Baby’s measurements and health were checked out. She weighed 6lbs 13oz and was 20 inches long. Everything was cleaned up by the time the sun was rising, and we were left in our cozy room to bond and sleep. 🙂
I believe birth comes with a myriad of possibilities and everyone has a different and unique story. I wanted to share mine, because I was inspired and encouraged by the many stories of other women and their birth experiences. Also, if you are looking for an opportunity to hear more stories, I highly recommend the podcast, The Birth Hour.
There are so many details about the support I received physically, spiritually, and emotionally from my family, friends and midwifery team. However, I promised myself I would spend more time navigating those feelings and emotions and allow this platform to remain purely event based. All I would like to say now, is that I am intensely grateful for everyone that had a part to play in this process, but especially, my husband and partner, Danny. He was an active participant and supporter from the day I took my first pregnancy test, and he far exceeded any expectations I had developed about a husband’s role in childbirth. I will never be able to thank him enough.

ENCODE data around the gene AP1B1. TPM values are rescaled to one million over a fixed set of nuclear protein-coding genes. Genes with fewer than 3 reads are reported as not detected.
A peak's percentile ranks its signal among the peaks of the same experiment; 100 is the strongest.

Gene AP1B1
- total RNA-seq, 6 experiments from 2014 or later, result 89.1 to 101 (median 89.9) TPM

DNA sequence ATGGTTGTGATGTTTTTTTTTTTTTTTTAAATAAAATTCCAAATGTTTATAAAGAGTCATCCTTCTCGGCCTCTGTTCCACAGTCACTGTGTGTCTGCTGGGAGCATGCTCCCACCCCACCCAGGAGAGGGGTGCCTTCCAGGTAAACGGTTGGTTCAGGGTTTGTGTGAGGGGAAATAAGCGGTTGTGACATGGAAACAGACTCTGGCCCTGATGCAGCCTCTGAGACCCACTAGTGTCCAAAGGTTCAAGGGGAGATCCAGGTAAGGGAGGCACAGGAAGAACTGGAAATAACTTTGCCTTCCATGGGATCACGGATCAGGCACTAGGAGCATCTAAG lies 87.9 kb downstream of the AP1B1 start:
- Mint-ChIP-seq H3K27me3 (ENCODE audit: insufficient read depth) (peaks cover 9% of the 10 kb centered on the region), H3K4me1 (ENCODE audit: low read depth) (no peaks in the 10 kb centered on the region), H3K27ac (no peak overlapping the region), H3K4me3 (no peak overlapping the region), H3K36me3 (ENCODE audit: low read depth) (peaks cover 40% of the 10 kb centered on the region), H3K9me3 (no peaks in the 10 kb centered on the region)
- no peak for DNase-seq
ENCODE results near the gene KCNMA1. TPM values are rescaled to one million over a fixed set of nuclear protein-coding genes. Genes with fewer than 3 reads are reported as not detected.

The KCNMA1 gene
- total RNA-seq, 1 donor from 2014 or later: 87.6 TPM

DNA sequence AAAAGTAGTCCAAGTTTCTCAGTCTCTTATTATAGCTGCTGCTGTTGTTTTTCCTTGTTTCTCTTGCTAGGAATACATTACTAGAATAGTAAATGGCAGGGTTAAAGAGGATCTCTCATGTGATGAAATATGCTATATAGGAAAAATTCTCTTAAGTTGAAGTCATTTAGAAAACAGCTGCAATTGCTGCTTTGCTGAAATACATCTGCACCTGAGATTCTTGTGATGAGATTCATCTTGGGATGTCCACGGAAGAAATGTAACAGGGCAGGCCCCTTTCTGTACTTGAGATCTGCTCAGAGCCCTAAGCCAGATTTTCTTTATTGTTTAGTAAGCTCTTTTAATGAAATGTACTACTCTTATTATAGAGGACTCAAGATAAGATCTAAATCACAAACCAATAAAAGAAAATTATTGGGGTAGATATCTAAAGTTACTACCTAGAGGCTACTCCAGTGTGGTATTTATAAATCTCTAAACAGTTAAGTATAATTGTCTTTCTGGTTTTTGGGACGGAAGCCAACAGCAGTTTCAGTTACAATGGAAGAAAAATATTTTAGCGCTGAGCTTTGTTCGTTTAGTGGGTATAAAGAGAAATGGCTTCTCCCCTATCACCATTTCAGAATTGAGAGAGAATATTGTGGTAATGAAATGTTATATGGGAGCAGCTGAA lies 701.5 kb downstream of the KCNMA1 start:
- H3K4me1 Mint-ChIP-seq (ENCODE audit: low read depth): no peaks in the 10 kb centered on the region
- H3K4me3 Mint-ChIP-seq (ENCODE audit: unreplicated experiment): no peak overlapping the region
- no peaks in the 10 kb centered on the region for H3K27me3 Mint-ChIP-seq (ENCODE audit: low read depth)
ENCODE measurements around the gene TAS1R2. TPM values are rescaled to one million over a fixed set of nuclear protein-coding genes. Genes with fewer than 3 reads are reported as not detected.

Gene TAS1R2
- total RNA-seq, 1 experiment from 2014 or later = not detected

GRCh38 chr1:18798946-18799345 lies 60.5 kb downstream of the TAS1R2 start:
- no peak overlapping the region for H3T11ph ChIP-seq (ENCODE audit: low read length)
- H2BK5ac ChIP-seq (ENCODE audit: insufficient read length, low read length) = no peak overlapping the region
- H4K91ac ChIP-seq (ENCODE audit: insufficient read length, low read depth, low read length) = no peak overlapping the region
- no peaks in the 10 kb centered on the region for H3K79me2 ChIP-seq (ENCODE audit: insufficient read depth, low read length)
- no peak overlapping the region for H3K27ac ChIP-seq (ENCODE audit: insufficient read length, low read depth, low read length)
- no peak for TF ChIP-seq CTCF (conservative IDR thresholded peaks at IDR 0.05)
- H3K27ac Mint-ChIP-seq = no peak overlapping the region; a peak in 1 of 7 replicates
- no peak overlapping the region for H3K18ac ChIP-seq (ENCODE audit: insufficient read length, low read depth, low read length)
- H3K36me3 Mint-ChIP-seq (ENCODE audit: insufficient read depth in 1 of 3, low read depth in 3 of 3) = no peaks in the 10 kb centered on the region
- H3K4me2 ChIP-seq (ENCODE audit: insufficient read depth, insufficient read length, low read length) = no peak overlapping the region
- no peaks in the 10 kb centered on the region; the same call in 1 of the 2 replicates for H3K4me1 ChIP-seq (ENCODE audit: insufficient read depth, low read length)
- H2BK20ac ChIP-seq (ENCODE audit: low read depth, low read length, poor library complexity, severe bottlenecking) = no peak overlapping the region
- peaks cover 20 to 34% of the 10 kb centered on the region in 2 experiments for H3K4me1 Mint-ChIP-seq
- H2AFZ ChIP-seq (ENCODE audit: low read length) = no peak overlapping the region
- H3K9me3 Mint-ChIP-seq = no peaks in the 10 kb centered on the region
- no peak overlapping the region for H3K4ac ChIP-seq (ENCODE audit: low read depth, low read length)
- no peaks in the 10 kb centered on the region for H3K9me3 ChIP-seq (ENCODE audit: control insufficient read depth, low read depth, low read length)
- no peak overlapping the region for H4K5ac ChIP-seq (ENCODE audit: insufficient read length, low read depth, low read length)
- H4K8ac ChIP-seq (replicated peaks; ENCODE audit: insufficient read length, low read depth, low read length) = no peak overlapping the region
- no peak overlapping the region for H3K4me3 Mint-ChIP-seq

Labor was by far the greatest athletic event my body has ever participated in, and I am so happy with the process and outcome of this experience. In the next couple weeks I plan to delve into the way I “trained” for labor and my experience with the care providers I chose to use.